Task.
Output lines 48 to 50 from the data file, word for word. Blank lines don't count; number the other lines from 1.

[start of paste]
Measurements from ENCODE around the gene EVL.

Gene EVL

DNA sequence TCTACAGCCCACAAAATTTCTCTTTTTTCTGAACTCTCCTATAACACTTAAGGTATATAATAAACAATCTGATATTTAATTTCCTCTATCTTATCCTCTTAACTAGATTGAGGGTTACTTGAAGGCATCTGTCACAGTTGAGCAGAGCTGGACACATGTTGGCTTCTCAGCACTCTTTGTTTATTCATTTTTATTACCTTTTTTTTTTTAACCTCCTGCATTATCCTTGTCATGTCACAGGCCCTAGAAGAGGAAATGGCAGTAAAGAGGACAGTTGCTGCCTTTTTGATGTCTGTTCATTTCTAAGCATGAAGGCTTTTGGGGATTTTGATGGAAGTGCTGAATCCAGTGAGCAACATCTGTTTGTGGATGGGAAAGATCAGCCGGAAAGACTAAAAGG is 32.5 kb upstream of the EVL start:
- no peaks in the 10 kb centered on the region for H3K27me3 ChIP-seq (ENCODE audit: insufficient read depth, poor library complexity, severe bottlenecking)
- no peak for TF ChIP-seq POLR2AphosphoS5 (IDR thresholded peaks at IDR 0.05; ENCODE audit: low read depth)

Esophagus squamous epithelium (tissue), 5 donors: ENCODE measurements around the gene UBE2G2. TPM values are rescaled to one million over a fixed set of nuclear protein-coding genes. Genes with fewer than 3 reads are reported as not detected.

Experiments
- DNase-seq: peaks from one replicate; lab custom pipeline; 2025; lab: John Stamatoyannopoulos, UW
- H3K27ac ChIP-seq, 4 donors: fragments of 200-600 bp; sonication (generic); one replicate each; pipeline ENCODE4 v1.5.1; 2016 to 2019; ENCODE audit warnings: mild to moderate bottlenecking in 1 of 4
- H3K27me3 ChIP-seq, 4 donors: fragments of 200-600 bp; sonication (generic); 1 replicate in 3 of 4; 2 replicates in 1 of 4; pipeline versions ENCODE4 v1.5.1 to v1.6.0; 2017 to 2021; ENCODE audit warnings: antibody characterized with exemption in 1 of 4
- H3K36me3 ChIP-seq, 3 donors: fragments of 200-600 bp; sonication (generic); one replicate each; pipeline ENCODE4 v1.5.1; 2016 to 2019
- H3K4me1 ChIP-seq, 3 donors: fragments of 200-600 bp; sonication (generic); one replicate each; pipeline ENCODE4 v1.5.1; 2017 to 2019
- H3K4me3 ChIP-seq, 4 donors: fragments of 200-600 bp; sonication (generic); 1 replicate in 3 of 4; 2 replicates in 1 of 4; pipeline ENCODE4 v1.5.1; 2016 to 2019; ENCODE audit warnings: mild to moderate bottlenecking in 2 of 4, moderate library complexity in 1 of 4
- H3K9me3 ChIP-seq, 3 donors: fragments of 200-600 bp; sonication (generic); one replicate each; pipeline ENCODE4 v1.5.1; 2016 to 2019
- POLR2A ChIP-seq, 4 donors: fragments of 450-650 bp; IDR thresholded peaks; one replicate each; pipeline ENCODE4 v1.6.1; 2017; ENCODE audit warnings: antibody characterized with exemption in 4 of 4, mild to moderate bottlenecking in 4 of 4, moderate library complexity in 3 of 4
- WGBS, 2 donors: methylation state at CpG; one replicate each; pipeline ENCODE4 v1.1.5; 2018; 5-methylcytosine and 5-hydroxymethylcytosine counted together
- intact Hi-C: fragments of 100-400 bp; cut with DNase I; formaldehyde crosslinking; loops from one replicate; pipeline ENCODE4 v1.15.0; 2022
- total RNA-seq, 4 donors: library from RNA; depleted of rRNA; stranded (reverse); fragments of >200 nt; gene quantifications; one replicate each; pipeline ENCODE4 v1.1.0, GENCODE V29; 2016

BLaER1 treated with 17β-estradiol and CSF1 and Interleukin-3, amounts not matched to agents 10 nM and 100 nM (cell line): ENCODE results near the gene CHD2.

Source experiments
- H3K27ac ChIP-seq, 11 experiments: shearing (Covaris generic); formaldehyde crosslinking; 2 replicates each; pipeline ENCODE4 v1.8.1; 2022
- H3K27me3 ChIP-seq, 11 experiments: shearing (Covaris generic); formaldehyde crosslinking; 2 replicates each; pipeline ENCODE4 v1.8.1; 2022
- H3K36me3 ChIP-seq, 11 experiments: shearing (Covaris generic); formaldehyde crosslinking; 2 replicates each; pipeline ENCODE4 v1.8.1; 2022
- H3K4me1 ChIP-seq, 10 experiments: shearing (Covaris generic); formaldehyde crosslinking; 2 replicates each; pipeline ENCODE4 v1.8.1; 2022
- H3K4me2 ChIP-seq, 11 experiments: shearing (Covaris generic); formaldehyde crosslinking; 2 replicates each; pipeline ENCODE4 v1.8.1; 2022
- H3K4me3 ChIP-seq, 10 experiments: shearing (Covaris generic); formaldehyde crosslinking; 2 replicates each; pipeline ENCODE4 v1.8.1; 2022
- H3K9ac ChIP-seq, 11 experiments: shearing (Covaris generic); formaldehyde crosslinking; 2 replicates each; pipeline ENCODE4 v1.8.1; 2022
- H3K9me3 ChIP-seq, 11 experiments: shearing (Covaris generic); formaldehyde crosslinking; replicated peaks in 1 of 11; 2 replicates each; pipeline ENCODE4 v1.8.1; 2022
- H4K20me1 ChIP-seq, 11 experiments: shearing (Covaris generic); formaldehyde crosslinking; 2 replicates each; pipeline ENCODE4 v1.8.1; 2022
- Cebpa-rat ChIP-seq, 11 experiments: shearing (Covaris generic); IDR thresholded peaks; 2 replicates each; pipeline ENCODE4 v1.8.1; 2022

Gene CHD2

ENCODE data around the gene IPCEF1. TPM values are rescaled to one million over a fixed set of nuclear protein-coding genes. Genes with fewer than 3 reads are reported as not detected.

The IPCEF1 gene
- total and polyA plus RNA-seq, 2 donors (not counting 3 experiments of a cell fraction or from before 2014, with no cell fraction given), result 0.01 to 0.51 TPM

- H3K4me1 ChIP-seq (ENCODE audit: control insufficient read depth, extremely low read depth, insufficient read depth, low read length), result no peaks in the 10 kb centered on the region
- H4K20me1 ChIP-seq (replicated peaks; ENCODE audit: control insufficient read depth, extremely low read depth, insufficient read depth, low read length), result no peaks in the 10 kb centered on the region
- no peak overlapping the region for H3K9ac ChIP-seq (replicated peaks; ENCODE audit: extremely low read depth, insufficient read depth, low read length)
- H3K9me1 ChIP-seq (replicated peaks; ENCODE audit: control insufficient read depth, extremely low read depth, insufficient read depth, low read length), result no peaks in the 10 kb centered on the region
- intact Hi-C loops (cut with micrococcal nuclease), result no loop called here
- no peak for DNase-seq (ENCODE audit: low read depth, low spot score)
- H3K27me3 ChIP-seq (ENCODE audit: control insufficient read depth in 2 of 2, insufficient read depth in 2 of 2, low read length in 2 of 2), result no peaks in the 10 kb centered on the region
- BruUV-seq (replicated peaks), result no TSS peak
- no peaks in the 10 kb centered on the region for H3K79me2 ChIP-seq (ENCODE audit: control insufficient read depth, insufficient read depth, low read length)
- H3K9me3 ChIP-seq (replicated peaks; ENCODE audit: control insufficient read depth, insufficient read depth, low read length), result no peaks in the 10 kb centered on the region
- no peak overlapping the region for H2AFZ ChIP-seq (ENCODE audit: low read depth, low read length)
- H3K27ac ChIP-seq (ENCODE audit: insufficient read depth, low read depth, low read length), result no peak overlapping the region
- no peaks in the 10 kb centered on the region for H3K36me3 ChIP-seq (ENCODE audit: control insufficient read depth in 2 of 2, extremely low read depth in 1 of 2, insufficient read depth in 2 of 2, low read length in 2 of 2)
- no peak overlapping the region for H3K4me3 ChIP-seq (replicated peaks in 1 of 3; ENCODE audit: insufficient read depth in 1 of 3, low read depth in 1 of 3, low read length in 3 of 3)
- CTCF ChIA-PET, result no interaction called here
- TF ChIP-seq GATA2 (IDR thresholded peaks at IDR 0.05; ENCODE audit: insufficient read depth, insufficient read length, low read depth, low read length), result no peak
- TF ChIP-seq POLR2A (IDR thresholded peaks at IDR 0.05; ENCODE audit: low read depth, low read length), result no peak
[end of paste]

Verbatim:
- no peak overlapping the region for H3K4me3 ChIP-seq (replicated peaks in 1 of 3; ENCODE audit: insufficient read depth in 1 of 3, low read depth in 1 of 3, low read length in 3 of 3)
- CTCF ChIA-PET, result no interaction called here
- TF ChIP-seq GATA2 (IDR thresholded peaks at IDR 0.05; ENCODE audit: insufficient read depth, insufficient read length, low read depth, low read length), result no peak